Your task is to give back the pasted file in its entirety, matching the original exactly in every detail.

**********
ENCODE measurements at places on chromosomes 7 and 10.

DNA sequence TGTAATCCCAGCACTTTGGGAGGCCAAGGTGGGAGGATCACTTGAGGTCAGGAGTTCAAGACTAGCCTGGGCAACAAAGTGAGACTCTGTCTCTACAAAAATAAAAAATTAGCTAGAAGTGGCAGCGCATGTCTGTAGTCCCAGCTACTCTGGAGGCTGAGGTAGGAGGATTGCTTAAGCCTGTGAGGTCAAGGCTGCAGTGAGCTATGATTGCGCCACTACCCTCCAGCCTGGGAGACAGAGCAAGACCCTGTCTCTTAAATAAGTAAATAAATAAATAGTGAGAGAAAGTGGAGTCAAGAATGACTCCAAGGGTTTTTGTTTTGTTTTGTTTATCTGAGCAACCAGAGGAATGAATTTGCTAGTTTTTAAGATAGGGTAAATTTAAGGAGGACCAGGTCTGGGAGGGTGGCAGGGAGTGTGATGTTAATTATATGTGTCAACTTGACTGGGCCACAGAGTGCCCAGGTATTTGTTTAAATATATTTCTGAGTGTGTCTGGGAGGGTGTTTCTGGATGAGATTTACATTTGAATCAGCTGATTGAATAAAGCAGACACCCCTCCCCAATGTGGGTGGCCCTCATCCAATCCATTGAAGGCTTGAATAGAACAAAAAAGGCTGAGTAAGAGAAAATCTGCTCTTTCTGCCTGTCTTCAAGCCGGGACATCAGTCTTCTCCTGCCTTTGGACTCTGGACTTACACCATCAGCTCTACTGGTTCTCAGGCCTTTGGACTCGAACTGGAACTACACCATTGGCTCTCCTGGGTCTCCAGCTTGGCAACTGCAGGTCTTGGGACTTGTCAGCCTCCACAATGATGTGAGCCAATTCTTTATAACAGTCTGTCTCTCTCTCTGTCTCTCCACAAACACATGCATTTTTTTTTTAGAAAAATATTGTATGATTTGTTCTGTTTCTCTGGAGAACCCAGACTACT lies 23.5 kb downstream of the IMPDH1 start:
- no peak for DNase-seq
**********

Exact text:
ENCODE measurements at places on chromosomes 7 and 10.

DNA sequence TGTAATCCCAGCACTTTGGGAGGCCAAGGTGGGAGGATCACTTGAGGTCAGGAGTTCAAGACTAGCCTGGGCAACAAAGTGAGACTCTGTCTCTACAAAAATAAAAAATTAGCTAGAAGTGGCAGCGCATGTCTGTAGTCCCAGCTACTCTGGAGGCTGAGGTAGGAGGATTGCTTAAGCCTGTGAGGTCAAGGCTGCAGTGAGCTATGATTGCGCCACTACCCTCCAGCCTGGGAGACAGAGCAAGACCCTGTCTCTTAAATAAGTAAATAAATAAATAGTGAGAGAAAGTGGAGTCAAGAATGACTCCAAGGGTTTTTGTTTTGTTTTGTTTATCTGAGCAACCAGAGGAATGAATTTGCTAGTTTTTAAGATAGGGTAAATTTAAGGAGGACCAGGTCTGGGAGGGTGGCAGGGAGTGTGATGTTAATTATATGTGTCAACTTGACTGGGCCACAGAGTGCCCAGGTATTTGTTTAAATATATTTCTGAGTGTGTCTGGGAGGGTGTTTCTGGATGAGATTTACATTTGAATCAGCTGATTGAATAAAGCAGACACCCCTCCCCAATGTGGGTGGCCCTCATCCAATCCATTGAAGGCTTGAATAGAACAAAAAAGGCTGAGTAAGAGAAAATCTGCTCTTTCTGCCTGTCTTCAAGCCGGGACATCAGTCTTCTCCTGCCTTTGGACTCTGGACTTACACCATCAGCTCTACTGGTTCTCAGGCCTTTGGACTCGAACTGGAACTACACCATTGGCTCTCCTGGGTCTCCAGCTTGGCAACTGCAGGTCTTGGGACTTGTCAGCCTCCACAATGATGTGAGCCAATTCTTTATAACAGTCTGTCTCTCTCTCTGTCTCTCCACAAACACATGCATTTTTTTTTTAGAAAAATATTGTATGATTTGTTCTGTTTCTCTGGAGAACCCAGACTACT lies 23.5 kb downstream of the IMPDH1 start:
- no peak for DNase-seq